General Dynamics WB-57F Canberra side view detail (S/N 63-13294). Originally, aircraft was B-57B, S/N 53-3935, of the 58th Weather Reconnaissance Squadron. Photo taken May 17, 1969. (U.S. Air Force photo)
The WB-57F was essentially just a redesignation of the RB-57F to reflect the primary mission of the aircraft. Most of the RB-57Fs were assigned to the Air Weather Service (primarily to the 9th Weather Reconnaissance Wing) and conducted air sampling missions at high altitude. The aircraft were also used for sampling radioactive fallout after above ground nuclear tests conducted by other countries. Finally, the aircraft were used for traditional weather reconnaissance missions like storm tracking and were capable of doing standard photo reconnaissance missions using any of a number of different cameras including large cameras housed in pods and mounted on one of the wing's four hard points.
Like the RB-57D, the F model was phased out of service in a relatively short time. The last USAF RB-57F was retired in 1974; however, three aircraft were transferred to NASA for use as high-altitude research platforms. The aircraft were used in the Earth Resources technology program. Later, two NASA aircraft were transferred again. The first went to the National Center for Atmospheric Research and the other to the Department of Energy.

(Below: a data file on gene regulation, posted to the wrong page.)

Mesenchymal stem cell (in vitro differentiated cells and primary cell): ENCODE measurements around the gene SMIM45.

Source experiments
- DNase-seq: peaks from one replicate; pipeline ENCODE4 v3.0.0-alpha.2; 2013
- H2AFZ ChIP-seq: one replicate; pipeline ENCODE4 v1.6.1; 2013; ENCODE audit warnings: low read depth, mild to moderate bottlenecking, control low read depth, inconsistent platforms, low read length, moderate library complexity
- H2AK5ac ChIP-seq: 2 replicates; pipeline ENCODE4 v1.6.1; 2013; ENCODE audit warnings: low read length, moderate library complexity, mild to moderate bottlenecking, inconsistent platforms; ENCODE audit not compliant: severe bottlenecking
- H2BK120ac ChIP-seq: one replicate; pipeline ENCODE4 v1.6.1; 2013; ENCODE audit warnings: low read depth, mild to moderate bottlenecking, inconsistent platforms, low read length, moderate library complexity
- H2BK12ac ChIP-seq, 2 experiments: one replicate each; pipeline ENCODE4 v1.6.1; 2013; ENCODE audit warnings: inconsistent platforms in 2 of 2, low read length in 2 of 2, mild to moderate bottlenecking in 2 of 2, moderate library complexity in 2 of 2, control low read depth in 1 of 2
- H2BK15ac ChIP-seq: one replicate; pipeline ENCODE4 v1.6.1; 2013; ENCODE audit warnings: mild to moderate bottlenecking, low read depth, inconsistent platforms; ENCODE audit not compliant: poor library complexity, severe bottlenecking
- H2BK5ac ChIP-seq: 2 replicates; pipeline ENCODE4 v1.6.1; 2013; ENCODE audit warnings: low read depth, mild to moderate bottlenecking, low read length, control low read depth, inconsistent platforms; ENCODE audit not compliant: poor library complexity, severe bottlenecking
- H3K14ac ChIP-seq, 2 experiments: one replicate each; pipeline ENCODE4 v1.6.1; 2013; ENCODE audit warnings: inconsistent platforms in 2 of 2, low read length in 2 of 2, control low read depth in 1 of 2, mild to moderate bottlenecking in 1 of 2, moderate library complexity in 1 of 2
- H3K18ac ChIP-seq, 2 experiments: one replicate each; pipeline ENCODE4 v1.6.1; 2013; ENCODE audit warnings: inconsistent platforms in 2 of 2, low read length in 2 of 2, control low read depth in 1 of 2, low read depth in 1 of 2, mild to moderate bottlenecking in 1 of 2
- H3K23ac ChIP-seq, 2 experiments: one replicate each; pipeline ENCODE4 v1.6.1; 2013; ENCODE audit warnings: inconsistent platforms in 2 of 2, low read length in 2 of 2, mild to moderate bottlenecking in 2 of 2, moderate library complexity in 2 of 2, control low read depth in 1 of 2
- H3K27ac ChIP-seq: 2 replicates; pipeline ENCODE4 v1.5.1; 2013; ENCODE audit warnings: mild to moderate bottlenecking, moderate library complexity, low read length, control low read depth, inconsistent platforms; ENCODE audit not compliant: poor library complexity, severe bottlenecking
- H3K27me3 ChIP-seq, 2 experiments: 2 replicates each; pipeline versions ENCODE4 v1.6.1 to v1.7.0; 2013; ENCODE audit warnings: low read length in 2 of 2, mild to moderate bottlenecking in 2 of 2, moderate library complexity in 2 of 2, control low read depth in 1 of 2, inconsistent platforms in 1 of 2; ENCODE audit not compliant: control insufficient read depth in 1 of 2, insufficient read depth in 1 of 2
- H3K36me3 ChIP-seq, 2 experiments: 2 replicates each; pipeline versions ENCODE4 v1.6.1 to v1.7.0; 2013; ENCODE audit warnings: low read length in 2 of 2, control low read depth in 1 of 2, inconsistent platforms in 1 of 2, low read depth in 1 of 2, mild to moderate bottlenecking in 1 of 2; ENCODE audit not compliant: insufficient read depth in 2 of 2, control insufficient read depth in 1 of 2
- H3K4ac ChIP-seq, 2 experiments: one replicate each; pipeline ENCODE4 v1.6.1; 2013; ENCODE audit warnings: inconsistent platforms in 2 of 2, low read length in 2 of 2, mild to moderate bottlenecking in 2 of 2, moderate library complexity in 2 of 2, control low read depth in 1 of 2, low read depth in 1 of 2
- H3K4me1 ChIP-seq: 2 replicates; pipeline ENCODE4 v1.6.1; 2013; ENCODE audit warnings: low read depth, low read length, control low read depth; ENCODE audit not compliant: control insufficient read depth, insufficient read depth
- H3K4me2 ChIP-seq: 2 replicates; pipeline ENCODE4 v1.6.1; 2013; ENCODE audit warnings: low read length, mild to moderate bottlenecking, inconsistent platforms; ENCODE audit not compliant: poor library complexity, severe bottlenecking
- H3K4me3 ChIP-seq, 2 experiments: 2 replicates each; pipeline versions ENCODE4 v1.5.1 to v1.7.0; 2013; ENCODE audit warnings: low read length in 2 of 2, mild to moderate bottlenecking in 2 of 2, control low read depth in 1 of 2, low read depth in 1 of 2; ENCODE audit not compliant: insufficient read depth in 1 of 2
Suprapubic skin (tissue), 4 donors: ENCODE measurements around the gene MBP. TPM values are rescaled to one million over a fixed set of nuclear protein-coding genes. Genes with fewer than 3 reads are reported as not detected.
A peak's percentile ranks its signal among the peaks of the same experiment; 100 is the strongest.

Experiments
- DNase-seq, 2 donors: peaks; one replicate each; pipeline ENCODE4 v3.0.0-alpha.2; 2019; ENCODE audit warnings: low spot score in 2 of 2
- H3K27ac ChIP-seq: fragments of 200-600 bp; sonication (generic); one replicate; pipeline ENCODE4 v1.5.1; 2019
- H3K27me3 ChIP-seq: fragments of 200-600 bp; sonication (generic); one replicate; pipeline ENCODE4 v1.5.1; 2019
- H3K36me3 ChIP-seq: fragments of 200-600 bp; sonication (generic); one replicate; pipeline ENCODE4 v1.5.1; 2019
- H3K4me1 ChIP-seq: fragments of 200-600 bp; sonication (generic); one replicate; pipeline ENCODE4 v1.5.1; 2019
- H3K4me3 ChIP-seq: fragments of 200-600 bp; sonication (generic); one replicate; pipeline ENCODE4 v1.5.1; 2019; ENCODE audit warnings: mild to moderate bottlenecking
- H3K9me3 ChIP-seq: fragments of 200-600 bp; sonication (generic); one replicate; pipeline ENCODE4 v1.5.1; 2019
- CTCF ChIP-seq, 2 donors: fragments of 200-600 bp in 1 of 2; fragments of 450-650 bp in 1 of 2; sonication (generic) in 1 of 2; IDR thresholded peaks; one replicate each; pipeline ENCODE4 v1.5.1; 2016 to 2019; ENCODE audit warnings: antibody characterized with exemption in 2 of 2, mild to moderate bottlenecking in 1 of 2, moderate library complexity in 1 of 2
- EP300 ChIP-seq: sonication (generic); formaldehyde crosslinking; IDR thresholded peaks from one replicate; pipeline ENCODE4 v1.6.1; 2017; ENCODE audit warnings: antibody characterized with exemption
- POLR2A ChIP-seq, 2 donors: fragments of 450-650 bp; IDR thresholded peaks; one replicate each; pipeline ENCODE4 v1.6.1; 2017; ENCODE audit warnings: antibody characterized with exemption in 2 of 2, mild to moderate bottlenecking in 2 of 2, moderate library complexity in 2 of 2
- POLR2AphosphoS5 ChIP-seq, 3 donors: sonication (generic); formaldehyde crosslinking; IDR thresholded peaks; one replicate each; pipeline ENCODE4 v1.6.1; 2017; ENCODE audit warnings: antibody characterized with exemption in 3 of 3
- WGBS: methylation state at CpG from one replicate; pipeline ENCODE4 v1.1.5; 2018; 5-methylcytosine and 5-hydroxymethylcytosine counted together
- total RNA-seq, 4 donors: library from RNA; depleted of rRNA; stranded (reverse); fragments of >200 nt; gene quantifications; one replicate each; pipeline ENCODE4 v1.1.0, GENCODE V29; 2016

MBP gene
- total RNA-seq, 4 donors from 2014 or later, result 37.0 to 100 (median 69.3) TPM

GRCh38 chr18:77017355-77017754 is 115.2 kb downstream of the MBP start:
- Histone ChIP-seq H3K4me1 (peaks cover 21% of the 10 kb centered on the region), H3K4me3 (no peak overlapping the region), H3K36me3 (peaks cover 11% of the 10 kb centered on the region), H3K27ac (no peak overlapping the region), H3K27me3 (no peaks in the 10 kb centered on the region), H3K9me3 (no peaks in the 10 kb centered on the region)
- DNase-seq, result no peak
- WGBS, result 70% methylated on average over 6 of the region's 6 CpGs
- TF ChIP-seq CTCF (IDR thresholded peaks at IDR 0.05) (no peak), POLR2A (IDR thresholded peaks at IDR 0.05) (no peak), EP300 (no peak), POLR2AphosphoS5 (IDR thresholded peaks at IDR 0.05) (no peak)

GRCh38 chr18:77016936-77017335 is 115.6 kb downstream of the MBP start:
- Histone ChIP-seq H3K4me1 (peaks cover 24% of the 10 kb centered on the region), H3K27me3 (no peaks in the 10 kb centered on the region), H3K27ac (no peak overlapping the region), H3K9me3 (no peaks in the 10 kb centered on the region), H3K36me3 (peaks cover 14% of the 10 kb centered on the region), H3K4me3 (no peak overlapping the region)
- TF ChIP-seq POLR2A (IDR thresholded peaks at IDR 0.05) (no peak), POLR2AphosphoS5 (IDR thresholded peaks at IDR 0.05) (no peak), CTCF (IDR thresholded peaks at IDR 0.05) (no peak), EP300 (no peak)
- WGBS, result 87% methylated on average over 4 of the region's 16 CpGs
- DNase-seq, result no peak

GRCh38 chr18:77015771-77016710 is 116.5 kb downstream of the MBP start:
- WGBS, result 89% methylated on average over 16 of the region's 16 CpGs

TECHNICAL NOTES: Armament: None (although the bomb bay could be converted to carry bombs if necessary) Engines: Two Pratt & Whitney TF33-P-11 turbofans of 16,000 lbs. static thrust each, plus two (removable) Pratt & Whitney J60-P-9 turbojets of 3,300 lbs. static thrust each Maximum speed: 550 mph / 475 knots Range: 4,000 miles / 3475 nautical miles Service ceiling: 82,000 ft. Span: 122 ft. 5 in. Length: 68 ft. 10 in. Height: 19 ft. 0 in. Crew: Two (pilot and navigator-observer) Serial numbers (RB-57F): 63-13286 to 63-13302; 63-13500 to 63-13503